At three months, your baby is still learning and may not be able to self-soothe entirely but this is the starting point to put in place the micro actions that will build long term and successful sleep training.
Sleep and Your Baby’s Emotional and Mental Health
Many parents I work with are concerned about whether they should pick their baby up every time they cry when they’re starting sleep training.
This is an important thing to consider. Your baby’s mental and emotional health feeds directly into how well they sleep. Crying is a core way baby’s communicate with us. When you ignore a crying baby, you inform them that their needs aren’t going to be met. This can cause your baby to feel anxious the next time you lay them down for sleep. Their stress hormones go into overdrive and, at such a young age, they lack the capacity to find a state of calm.
They may become vigilant and ultra-alert as they feel unsafe in their environment and uncertain if their needs will be met.
As you can imagine, this emotional state does not equate to a peaceful cycle of sleep.
Sleep training doesn’t happen overnight (to pardon the pun) and will be a process of working with your own unique baby as they grow. In their early months, it is recommended that you make time to observe and learn about your baby and understand their cries. By doing this you will be able to differentiate between a “grizzle” (just observe) and distressed cry (required to be picked up). Every baby is different and every parent is different.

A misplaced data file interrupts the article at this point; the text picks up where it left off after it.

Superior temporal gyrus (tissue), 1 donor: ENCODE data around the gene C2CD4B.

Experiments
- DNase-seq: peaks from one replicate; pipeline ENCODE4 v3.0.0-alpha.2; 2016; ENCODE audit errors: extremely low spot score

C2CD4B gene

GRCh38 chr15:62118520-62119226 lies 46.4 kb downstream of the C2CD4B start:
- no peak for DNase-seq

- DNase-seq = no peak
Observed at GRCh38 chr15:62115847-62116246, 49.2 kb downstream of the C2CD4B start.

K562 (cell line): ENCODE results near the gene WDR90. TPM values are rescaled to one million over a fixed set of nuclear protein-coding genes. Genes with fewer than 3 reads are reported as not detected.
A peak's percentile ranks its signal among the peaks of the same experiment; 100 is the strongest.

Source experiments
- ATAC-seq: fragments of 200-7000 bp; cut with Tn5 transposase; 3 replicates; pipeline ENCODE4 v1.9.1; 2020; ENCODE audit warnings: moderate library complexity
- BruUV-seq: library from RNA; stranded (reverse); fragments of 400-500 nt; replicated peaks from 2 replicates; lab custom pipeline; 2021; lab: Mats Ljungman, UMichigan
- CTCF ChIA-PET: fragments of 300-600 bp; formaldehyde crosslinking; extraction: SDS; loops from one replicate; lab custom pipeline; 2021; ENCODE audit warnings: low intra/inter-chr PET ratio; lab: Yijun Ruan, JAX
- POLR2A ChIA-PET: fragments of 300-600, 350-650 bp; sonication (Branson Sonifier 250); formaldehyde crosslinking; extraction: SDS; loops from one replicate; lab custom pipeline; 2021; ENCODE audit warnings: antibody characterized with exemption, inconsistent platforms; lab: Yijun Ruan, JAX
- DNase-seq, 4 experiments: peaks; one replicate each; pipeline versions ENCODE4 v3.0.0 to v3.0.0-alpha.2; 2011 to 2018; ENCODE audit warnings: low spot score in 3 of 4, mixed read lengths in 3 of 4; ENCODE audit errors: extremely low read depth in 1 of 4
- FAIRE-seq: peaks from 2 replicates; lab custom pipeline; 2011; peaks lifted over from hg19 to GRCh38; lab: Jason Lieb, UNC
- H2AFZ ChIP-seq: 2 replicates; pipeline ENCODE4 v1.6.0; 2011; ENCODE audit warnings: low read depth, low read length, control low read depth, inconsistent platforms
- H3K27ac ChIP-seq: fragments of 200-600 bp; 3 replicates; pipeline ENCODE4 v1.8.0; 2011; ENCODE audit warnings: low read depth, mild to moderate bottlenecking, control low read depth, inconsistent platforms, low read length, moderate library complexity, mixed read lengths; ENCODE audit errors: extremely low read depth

Knowing when to get help?
Some babies won’t need any help with their sleep, but if you’re at a point where you feel overwhelmed, anxious, helpless or just a bit lost with sleep training your baby – now could be the time to get some help.
If you’re also feeling like you’ve tried every suggestion in the book and it’s still not working – now could be the time to get some help.
Seeking help doesn’t mean you’ve failed as a parent. On the contrary, it means you’ve identified a need for your baby and you’re addressing that need proactively.
Sleep Training Guidance FAQs
1. Is three months old too early to start sleep training?
So when do you start sleep training your baby… At 3 months It’s not too early to begin the process, but you should focus on gentle settling cues at this age only. Your baby is still learning all about their new environment and you need to ensure you provide a safe, nurturing and consistent space for them to feel secure and grow.
2. How do I teach my baby to self soothe?
This will depend on several factors and vary from baby to baby. The response-based approach I use has been proven to be effective in teaching babies to develop self-settle techniques for sleep.
3. Is it okay to let my newborn cry itself to sleep?
The short answer is, no. As mentioned above, leaving your baby to cry in this manner can have a detrimental impact on their mental and emotional health. With a newborn, you need to ensure you’re creating a safe and supported environment where their needs are met.
4. Can you hold a newborn too much?
No, you can’t! You can’t spoil a baby. Research has found that you can never hold a baby too much and newborns need this interaction to support their physical, emotional and mental health.
Some Final Words On Sleep Training
During the first few months, you may have to resign yourself to accepting your baby is still figuring things out – and that’s okay! There is light at the end of the tunnel.
If you’re wondering about what next steps might look like for you or how and when to start sleep training your baby, you don’t have to figure it alone. I’d love to help.
Book a completely free chat with me here today and let’s help your baby on their way to better sleep.